X-Men: Apocalypse is a confused, bloated, mess of a film.
I found some good animated films in 2010, but I didn't find ten. And it's likely that only two of them are titles most moviegoers have had the chance to see. My list reflects a growing fact: Animation is no longer considered a form for children and families. In some cases it provides a way to tell stories that can scarcely be imagined in live action. The classic example is the Japanese "Grave of the Fireflies" (left), about two children growing up on their own after the Bomb fall.
The first of my best films, unlike some of the others, was primarily intended for children:
This one begins with the truth that villains are often more fascinating than heroes, and creates a villain named Gru who freeze-dries the people ahead of him in line at Starbucks, and pops children's balloons. Although he's inspired by many a James Bond bad guy, two things set him apart: (1) His vast Mad Scientist lair is located not in the desert or on the Moon, but in the basement of his suburban home, and (2) He dreams not of world control so much as merely dominating the cable news ratings as The Greatest Villain of All Time.
Gru is voiced by Steve Carell, who gives him an accent halfway between a Russian mafioso and a crazed Nazi. His life is made more difficult because his mother (Julie Andrews) sometimes gets on his case. Memories stir of Rupert Pupkin in his basement, yanked from his fantasies by his mother's voice. Gru's most useful weapon is the Insta-Freeze Gun, but now, with the help of his genius staff inventor Dr. Nefario (Russell Brand), he can employ a Shrink Ray. Just as global-scale villainy is looking promising, Gru is upstaged by his arch-rival Vector , who steals the Great Pyramid.
To make a villain into the hero of an animated comedy is daring, but the filmmakers bring in three cute kids to restore good feelings. Gru finds them at his friendly neighborhood orphanage, run by the suspicious Miss Hattie. His plan is to keep them at his home until his Moon scheme is ready to hatch, and then use them to infiltrate Vector's home by subterfuge -- pretending to sell cookies, say. It follows as the night does the day that the orphans will work their little girl magic in Gru, and gradually force the revelation that the big lug has a heart after all. The refreshing thing about "Despicable Me" is that is violates the convenion that children's animation must have a perky, plucky young hero. Carl Frederickson of "Up" put an end to that.
Our hero is Hiccup Horrendous Haddock III a young Viking who lives in Berk, a mountainside village surrounded by the crags and aeries where hostile dragons live. Hiccup tells us that his village is very old, but all of the houses are new. An alarming omen. Led by his father Stoick and the dragon master Cobber, the villagers have been in combat with the dragons since time immemorial. It would seem to be an unequal struggle; the dragons are enormous and breathe fire, and the Vikings, while muscular, have only clubs, swords and spears. They may however be smarter than the dragons, although you wouldn't know that just by listening to them.
Young Hiccup is ordered to stay inside during a dragon attack. But the plucky lad seizes a cannon, blasts away at the enemy and apparently wings one. Venturing into the forest to track his prey, he finds a wounded little dragon about his age, already chained up. He releases it, they bond, and he discovers that dragons can be perfectly nice. With his new friend Toothless, he returns to the village, and an alliance is formed with good dragons against the bad dragons, who are snarly holdouts and grotesquely ugly.
One evil beast is covered all over with giant warlike knobs, and has six eyes, three on either side, like a classic Buick. In one scene, a Viking hammers on an eyeball with his club. Not very appetizing. The battle ends as all battles must, with the bad guys routed and the youngest hero saving the day. The aerial battle scenes are storyboarded like a World War I dogfight, with swoops, climbs and narrowly missed collisions with craggy peaks and other dragons. For my taste, these went on way too long, but then I must teach myself that I do not have a 6-year-old's taste.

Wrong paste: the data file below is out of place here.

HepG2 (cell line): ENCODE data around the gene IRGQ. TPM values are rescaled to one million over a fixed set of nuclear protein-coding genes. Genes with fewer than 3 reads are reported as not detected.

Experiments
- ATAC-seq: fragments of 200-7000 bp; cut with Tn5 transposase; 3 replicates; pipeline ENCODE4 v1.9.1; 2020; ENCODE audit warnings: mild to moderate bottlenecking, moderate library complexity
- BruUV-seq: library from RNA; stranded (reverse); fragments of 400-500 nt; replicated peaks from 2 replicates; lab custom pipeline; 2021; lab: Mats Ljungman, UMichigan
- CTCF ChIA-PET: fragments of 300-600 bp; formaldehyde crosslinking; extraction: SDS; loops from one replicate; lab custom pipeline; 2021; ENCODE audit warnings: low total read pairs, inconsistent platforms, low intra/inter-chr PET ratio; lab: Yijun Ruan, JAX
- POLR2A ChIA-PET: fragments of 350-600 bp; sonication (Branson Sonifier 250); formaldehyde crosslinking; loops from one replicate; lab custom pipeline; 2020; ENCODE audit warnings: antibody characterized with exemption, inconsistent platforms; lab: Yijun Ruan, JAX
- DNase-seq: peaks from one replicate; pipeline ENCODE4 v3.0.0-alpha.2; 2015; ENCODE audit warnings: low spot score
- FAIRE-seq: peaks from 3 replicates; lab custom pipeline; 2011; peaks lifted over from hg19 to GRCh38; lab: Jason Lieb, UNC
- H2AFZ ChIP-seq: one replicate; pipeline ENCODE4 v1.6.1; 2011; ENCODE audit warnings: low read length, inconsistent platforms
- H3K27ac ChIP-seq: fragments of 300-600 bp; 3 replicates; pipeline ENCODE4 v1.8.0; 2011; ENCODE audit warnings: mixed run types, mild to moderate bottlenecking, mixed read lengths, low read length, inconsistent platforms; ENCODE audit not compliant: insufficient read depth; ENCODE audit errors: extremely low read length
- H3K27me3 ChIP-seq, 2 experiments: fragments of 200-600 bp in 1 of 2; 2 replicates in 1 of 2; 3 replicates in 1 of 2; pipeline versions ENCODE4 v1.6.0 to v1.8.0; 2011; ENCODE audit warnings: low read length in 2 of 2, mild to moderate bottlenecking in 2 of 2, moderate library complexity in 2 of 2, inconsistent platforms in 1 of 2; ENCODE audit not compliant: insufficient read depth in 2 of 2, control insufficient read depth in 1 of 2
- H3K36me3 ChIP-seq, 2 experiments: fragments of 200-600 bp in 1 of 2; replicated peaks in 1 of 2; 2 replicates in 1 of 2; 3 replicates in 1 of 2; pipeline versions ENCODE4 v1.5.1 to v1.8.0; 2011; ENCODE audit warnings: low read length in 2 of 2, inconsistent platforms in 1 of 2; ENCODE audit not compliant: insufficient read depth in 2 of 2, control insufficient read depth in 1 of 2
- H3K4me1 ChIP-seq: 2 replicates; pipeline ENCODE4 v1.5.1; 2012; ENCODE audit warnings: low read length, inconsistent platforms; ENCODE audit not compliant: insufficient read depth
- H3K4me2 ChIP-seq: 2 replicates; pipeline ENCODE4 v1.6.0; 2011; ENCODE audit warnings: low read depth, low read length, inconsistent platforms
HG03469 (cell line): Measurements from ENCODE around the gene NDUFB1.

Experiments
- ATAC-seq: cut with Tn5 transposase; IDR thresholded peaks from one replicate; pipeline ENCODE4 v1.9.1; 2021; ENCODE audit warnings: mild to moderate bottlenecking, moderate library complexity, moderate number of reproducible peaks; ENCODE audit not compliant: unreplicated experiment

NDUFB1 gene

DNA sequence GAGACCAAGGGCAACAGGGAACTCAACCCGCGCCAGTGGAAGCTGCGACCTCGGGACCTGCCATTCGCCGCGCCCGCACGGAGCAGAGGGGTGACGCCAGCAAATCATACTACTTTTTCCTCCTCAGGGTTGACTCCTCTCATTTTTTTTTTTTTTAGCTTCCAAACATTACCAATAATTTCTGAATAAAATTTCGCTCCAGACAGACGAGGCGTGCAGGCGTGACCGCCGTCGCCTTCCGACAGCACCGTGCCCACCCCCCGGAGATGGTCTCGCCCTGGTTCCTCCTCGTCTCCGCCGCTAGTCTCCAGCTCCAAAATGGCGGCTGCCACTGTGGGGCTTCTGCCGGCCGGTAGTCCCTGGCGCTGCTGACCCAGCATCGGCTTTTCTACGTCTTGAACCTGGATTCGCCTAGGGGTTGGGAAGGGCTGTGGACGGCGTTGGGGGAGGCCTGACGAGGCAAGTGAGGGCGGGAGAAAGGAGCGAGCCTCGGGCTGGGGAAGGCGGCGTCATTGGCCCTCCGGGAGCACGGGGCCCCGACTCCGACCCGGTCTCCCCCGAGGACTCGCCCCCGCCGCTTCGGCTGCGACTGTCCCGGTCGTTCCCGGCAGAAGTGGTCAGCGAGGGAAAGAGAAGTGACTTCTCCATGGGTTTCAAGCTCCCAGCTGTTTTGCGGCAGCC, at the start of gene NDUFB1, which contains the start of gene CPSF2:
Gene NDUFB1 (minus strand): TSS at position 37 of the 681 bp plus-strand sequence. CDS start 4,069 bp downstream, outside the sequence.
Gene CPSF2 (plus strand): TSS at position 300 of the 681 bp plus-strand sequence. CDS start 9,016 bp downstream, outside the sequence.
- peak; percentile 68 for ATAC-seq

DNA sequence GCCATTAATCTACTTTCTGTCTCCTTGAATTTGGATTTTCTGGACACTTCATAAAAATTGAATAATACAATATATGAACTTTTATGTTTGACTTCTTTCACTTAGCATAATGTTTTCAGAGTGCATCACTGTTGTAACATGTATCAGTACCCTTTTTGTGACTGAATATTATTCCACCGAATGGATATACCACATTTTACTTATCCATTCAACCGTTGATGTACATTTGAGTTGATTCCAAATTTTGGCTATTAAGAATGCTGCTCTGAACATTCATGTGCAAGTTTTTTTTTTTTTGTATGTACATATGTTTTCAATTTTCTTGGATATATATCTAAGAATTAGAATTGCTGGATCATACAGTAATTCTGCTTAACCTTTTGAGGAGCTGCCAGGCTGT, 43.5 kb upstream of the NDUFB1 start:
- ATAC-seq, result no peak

Jacques Tati played (and was) a tall Frenchman, bowing from the waist, pipe in mouth, often wearing a trench coat, pants too short, always the center of befuddlements. If you've seen "Mr. Hulot's Holiday," you know all that. Tati, who died in 1982, wrote the screenplay for this film, but never made it. He intended it for live action. His daughter Sophie Tatischeff still had the script, and handed it to Sylvain Chomet, who made the miraculously funny animated film "The Triplets of Belleville" (2003). He has drawn it with a lightness and beauty worthy of a older, sadder Miyazaki story. Animation suits it. Live action would overwhelm its fancy with realism.
The story involves a magician named Tatischeff who fails in one music hall after another, and ends up in Scotland, where at last he finds one fan: A young woman who idealizes him, moves in with him, tends to him, cooks and cleans, and would probably offer sex if he didn't abstemiously sleep on the couch. He's a good magician on a small scale, flawless at every trick except producing a rabbit from a hat. His problem there involves his frisky rabbit, which likes to sleep on Tatischeff's stomach at night. The rabbit makes it a practice during the act to pop up and peep around at inopportune moments.
If you recall the opening scenes of "Up," you know that animation is sometimes more effective than live action for conveying the arc of a life. This man does what he does very well, but there's no longer a purpose for him. Did Tati feel the same when he wrote this in the 1950s, before "Hulot" was a world wide success? Important to the charm of "Illusionist" is the grace with which the character of Tatischeff has been drawn. He looks like Tati, but much more importantly, he has the inimitable body language. The polite formality, the deliberate movement, the hesitation, the diffidence. His world is an illusion, which he produces nightly from a hat.
Here is the story of a man who finds love only once in his life, for 15 perfect years. It is the love of a dog. It may be the only love he is capable of experiencing. As other men write books about a woman in their life, J. R. Ackerley wrote a book about a German Shepherd bitch he rescued from a cruel home. My Dog Tulip now becomes an animated film combining elating visuals with a virtuoso voice performance by Christopher Plummer.